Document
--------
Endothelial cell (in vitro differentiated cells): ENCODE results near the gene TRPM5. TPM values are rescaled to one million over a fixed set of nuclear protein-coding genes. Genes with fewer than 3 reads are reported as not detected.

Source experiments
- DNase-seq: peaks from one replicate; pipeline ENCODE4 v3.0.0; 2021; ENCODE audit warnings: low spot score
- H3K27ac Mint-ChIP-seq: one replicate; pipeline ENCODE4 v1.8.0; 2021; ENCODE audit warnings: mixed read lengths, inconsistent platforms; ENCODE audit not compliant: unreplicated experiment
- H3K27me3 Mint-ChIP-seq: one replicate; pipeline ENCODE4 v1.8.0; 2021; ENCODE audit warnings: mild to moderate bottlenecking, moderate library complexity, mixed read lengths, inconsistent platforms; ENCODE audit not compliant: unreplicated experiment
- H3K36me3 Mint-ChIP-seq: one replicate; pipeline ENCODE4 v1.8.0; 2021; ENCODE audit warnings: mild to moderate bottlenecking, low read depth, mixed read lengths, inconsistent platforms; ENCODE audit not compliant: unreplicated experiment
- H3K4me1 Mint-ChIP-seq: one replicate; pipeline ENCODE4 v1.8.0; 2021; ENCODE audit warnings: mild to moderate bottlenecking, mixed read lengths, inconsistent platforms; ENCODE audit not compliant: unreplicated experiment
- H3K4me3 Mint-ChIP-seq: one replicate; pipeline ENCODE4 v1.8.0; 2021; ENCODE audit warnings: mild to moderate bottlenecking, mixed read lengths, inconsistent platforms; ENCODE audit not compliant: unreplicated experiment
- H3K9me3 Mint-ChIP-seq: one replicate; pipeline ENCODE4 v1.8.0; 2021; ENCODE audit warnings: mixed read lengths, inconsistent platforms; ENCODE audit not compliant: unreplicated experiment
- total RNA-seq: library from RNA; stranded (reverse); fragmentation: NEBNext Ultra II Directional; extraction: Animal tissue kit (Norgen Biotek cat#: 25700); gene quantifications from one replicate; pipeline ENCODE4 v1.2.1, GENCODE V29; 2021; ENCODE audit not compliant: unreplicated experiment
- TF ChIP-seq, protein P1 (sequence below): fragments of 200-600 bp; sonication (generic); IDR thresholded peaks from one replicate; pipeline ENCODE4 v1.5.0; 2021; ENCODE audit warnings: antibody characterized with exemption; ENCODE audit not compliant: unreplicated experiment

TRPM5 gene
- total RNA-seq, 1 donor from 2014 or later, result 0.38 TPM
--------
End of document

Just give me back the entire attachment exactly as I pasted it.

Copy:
Endothelial cell (in vitro differentiated cells): ENCODE results near the gene TRPM5. TPM values are rescaled to one million over a fixed set of nuclear protein-coding genes. Genes with fewer than 3 reads are reported as not detected.

Source experiments
- DNase-seq: peaks from one replicate; pipeline ENCODE4 v3.0.0; 2021; ENCODE audit warnings: low spot score
- H3K27ac Mint-ChIP-seq: one replicate; pipeline ENCODE4 v1.8.0; 2021; ENCODE audit warnings: mixed read lengths, inconsistent platforms; ENCODE audit not compliant: unreplicated experiment
- H3K27me3 Mint-ChIP-seq: one replicate; pipeline ENCODE4 v1.8.0; 2021; ENCODE audit warnings: mild to moderate bottlenecking, moderate library complexity, mixed read lengths, inconsistent platforms; ENCODE audit not compliant: unreplicated experiment
- H3K36me3 Mint-ChIP-seq: one replicate; pipeline ENCODE4 v1.8.0; 2021; ENCODE audit warnings: mild to moderate bottlenecking, low read depth, mixed read lengths, inconsistent platforms; ENCODE audit not compliant: unreplicated experiment
- H3K4me1 Mint-ChIP-seq: one replicate; pipeline ENCODE4 v1.8.0; 2021; ENCODE audit warnings: mild to moderate bottlenecking, mixed read lengths, inconsistent platforms; ENCODE audit not compliant: unreplicated experiment
- H3K4me3 Mint-ChIP-seq: one replicate; pipeline ENCODE4 v1.8.0; 2021; ENCODE audit warnings: mild to moderate bottlenecking, mixed read lengths, inconsistent platforms; ENCODE audit not compliant: unreplicated experiment
- H3K9me3 Mint-ChIP-seq: one replicate; pipeline ENCODE4 v1.8.0; 2021; ENCODE audit warnings: mixed read lengths, inconsistent platforms; ENCODE audit not compliant: unreplicated experiment
- total RNA-seq: library from RNA; stranded (reverse); fragmentation: NEBNext Ultra II Directional; extraction: Animal tissue kit (Norgen Biotek cat#: 25700); gene quantifications from one replicate; pipeline ENCODE4 v1.2.1, GENCODE V29; 2021; ENCODE audit not compliant: unreplicated experiment
- TF ChIP-seq, protein P1 (sequence below): fragments of 200-600 bp; sonication (generic); IDR thresholded peaks from one replicate; pipeline ENCODE4 v1.5.0; 2021; ENCODE audit warnings: antibody characterized with exemption; ENCODE audit not compliant: unreplicated experiment

TRPM5 gene
- total RNA-seq, 1 donor from 2014 or later, result 0.38 TPM